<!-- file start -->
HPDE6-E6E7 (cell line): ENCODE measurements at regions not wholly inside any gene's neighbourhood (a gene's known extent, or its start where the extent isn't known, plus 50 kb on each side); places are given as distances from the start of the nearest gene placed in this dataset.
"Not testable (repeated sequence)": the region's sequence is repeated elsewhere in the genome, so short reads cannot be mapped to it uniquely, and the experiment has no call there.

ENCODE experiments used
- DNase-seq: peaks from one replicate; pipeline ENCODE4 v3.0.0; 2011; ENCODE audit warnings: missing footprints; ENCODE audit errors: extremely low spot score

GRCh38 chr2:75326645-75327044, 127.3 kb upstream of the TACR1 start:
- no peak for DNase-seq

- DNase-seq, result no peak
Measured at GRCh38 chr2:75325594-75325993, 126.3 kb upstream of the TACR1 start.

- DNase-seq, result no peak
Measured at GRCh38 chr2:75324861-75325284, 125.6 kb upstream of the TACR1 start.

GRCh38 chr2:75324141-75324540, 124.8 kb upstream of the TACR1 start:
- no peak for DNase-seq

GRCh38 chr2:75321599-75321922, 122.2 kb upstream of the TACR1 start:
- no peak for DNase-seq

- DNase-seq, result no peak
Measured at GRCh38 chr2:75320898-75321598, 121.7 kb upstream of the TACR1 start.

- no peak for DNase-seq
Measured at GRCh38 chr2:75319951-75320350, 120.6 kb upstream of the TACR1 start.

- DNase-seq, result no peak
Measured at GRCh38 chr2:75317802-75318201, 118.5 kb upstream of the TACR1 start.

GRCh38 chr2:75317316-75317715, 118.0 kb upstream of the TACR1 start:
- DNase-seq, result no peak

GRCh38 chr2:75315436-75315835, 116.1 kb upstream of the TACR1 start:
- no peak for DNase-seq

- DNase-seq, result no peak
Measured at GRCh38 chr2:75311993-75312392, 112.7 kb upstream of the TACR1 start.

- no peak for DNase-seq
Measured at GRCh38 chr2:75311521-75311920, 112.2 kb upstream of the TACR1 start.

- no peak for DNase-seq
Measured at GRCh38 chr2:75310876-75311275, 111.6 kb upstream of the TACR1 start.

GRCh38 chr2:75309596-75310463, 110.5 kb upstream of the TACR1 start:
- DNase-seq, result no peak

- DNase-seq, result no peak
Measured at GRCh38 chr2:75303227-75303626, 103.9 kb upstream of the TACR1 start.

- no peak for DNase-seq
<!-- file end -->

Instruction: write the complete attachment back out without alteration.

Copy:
HPDE6-E6E7 (cell line): ENCODE measurements at regions not wholly inside any gene's neighbourhood (a gene's known extent, or its start where the extent isn't known, plus 50 kb on each side); places are given as distances from the start of the nearest gene placed in this dataset.
"Not testable (repeated sequence)": the region's sequence is repeated elsewhere in the genome, so short reads cannot be mapped to it uniquely, and the experiment has no call there.

ENCODE experiments used
- DNase-seq: peaks from one replicate; pipeline ENCODE4 v3.0.0; 2011; ENCODE audit warnings: missing footprints; ENCODE audit errors: extremely low spot score

GRCh38 chr2:75326645-75327044, 127.3 kb upstream of the TACR1 start:
- no peak for DNase-seq

- DNase-seq, result no peak
Measured at GRCh38 chr2:75325594-75325993, 126.3 kb upstream of the TACR1 start.

- DNase-seq, result no peak
Measured at GRCh38 chr2:75324861-75325284, 125.6 kb upstream of the TACR1 start.

GRCh38 chr2:75324141-75324540, 124.8 kb upstream of the TACR1 start:
- no peak for DNase-seq

GRCh38 chr2:75321599-75321922, 122.2 kb upstream of the TACR1 start:
- no peak for DNase-seq

- DNase-seq, result no peak
Measured at GRCh38 chr2:75320898-75321598, 121.7 kb upstream of the TACR1 start.

- no peak for DNase-seq
Measured at GRCh38 chr2:75319951-75320350, 120.6 kb upstream of the TACR1 start.

- DNase-seq, result no peak
Measured at GRCh38 chr2:75317802-75318201, 118.5 kb upstream of the TACR1 start.

GRCh38 chr2:75317316-75317715, 118.0 kb upstream of the TACR1 start:
- DNase-seq, result no peak

GRCh38 chr2:75315436-75315835, 116.1 kb upstream of the TACR1 start:
- no peak for DNase-seq

- DNase-seq, result no peak
Measured at GRCh38 chr2:75311993-75312392, 112.7 kb upstream of the TACR1 start.

- no peak for DNase-seq
Measured at GRCh38 chr2:75311521-75311920, 112.2 kb upstream of the TACR1 start.

- no peak for DNase-seq
Measured at GRCh38 chr2:75310876-75311275, 111.6 kb upstream of the TACR1 start.

GRCh38 chr2:75309596-75310463, 110.5 kb upstream of the TACR1 start:
- DNase-seq, result no peak

- DNase-seq, result no peak
Measured at GRCh38 chr2:75303227-75303626, 103.9 kb upstream of the TACR1 start.

- no peak for DNase-seq